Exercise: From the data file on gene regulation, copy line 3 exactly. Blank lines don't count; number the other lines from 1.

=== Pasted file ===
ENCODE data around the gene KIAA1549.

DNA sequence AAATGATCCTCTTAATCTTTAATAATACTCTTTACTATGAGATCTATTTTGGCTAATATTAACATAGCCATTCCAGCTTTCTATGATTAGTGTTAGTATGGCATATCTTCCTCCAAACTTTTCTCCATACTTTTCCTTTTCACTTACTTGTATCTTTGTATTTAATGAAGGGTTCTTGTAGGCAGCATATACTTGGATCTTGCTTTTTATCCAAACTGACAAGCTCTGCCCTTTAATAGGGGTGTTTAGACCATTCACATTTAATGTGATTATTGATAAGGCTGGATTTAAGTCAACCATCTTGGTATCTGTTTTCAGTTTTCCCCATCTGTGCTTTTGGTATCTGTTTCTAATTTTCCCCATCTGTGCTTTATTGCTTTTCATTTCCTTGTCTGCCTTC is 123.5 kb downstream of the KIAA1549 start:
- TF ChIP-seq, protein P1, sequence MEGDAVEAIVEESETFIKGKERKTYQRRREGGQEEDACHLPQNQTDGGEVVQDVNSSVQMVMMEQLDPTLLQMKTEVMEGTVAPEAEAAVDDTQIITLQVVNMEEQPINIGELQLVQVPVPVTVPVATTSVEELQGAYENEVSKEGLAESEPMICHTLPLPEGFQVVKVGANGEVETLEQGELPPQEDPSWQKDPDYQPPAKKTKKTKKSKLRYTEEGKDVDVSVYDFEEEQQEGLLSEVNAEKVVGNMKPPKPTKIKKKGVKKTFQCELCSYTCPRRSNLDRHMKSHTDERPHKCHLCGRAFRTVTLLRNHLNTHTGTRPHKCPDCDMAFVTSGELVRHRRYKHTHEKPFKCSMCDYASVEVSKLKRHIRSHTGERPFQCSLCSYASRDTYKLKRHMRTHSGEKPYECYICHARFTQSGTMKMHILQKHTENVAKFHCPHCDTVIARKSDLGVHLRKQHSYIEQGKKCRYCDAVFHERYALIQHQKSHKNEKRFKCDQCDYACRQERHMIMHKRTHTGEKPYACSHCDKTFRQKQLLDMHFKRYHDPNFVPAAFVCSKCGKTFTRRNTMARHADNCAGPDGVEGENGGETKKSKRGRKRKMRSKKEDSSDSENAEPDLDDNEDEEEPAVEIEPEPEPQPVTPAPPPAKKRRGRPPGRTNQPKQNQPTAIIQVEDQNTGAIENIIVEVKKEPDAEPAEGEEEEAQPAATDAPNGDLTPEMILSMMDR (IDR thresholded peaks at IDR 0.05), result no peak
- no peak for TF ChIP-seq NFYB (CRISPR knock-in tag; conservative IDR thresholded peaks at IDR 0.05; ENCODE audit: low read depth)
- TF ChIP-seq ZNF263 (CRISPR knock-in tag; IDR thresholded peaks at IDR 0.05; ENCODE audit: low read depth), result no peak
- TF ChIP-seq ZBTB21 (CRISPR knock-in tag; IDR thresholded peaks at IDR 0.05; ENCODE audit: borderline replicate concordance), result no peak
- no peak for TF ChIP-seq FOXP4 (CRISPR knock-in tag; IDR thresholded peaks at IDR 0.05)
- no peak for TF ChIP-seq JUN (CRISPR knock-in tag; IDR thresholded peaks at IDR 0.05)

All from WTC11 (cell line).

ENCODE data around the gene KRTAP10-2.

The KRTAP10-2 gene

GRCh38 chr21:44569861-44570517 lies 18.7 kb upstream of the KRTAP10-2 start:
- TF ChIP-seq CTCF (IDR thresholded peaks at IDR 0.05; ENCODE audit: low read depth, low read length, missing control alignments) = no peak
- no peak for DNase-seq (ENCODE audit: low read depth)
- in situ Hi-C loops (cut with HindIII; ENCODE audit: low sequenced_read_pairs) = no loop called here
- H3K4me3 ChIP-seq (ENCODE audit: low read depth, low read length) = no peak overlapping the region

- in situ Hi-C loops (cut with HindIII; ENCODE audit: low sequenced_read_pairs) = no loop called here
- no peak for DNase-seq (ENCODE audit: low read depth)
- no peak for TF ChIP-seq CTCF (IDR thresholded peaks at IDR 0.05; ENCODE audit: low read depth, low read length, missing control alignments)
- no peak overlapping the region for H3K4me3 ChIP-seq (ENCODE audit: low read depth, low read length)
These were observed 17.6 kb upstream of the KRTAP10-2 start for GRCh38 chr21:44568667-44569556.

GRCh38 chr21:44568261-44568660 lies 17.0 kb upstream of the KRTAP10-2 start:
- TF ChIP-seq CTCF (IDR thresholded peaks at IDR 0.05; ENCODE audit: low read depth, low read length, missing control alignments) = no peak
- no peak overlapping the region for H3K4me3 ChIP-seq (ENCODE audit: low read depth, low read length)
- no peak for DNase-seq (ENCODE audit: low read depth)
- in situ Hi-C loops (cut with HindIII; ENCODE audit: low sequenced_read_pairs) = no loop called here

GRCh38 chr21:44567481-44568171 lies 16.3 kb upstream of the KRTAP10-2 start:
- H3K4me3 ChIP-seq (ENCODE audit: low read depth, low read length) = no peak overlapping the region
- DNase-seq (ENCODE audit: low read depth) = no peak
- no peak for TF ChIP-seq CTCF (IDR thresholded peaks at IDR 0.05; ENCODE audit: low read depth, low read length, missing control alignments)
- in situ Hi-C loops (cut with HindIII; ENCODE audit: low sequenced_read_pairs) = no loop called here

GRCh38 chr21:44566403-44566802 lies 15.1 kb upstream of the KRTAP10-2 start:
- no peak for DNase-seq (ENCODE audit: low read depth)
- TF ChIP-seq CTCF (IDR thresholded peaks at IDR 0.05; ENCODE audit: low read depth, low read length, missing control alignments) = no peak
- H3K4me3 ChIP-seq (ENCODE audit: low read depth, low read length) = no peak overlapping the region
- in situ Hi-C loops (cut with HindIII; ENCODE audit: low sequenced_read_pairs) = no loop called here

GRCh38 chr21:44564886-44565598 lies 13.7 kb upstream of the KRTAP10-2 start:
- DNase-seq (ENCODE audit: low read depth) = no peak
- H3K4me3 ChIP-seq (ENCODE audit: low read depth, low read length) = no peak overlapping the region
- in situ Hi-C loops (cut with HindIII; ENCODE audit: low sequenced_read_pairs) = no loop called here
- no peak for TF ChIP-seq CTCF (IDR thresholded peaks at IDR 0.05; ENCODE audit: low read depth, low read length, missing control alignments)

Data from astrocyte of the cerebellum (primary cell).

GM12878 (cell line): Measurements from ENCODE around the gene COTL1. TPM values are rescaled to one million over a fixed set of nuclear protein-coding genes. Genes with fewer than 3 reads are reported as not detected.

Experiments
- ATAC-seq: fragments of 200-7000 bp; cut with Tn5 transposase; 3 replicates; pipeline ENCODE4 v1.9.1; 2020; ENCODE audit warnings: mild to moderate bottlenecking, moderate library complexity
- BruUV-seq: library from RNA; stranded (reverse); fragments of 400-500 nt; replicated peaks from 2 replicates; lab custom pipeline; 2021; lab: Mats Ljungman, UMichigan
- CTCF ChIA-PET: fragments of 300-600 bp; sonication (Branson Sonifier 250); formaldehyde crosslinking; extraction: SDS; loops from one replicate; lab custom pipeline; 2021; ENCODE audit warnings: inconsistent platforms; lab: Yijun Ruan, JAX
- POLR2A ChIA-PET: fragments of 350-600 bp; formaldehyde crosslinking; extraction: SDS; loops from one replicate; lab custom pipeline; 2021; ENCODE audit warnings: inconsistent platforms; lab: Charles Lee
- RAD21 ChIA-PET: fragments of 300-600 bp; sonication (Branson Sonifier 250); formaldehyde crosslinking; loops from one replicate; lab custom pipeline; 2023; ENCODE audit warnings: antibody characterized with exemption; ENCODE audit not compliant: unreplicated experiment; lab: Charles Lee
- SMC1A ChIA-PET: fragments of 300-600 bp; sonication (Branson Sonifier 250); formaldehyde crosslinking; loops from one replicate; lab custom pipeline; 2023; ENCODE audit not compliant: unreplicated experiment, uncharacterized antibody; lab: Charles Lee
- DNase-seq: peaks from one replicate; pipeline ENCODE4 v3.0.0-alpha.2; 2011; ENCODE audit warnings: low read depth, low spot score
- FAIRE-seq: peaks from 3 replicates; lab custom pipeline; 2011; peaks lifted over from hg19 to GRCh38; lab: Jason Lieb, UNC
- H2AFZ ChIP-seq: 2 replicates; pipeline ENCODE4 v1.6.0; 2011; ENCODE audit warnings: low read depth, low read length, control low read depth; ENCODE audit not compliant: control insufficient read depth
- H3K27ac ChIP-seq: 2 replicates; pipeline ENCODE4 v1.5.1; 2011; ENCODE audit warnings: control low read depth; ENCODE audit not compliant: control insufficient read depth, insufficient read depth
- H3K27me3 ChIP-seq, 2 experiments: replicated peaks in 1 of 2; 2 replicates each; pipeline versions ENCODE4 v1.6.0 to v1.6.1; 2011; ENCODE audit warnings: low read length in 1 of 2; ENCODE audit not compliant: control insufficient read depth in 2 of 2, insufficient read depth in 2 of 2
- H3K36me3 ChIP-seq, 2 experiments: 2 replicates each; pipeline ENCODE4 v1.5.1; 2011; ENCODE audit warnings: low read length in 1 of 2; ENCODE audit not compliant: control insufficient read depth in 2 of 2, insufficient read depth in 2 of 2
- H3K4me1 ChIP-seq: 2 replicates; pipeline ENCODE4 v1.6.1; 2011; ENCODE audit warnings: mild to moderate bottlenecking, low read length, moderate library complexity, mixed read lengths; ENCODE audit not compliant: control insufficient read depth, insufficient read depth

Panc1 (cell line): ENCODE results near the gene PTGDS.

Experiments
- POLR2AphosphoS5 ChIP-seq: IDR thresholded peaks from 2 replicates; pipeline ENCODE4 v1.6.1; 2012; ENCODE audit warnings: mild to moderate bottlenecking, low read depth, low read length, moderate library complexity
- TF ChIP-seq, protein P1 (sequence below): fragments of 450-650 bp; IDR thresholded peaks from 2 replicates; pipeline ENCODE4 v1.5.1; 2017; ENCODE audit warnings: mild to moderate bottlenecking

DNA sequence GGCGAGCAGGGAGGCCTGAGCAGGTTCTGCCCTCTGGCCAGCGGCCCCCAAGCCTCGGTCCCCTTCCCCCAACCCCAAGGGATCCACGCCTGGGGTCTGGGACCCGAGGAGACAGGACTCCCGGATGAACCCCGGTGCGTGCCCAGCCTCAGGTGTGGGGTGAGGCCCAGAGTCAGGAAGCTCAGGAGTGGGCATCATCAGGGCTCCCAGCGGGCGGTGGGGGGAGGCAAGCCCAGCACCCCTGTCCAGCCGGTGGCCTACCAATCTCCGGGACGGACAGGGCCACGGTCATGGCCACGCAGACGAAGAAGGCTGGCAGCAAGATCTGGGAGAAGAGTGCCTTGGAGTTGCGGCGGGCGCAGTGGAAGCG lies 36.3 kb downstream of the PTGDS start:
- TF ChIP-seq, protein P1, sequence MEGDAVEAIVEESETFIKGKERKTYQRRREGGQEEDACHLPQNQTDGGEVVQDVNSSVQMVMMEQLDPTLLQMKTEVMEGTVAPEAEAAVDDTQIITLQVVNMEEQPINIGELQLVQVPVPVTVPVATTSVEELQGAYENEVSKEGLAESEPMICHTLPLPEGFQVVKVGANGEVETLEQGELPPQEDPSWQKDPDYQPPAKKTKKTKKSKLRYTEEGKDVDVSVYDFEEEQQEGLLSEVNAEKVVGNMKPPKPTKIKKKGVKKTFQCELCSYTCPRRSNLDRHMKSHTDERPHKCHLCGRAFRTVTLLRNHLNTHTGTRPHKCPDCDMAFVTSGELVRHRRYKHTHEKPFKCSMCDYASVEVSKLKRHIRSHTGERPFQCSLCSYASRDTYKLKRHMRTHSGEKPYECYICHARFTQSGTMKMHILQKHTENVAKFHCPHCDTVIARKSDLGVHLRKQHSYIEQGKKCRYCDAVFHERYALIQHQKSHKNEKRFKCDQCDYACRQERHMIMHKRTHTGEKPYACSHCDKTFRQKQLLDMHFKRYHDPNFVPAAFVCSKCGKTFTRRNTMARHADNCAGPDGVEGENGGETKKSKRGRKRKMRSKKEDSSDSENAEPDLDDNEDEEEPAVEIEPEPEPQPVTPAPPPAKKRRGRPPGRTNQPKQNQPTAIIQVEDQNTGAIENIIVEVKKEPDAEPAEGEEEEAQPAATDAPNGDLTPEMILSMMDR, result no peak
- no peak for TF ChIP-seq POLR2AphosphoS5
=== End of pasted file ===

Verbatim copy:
- TF ChIP-seq, protein P1, sequence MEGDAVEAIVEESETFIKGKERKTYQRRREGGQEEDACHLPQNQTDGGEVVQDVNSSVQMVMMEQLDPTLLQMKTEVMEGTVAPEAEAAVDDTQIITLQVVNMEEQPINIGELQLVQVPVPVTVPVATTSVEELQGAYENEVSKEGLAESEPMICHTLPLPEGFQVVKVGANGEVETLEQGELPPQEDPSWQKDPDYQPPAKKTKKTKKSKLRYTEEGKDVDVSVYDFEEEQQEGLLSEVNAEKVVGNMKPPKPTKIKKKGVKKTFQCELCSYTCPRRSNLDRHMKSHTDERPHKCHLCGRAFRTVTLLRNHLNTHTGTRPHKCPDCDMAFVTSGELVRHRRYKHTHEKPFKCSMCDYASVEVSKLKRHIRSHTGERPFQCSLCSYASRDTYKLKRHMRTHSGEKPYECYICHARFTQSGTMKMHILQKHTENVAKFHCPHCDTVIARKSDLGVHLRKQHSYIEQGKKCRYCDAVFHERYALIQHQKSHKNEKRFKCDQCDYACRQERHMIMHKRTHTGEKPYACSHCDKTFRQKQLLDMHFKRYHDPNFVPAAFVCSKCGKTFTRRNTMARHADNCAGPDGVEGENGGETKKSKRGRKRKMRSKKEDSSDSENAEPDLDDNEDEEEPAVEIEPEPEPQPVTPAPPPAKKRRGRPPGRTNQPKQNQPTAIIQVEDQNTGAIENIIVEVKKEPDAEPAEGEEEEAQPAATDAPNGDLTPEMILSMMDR (IDR thresholded peaks at IDR 0.05), result no peak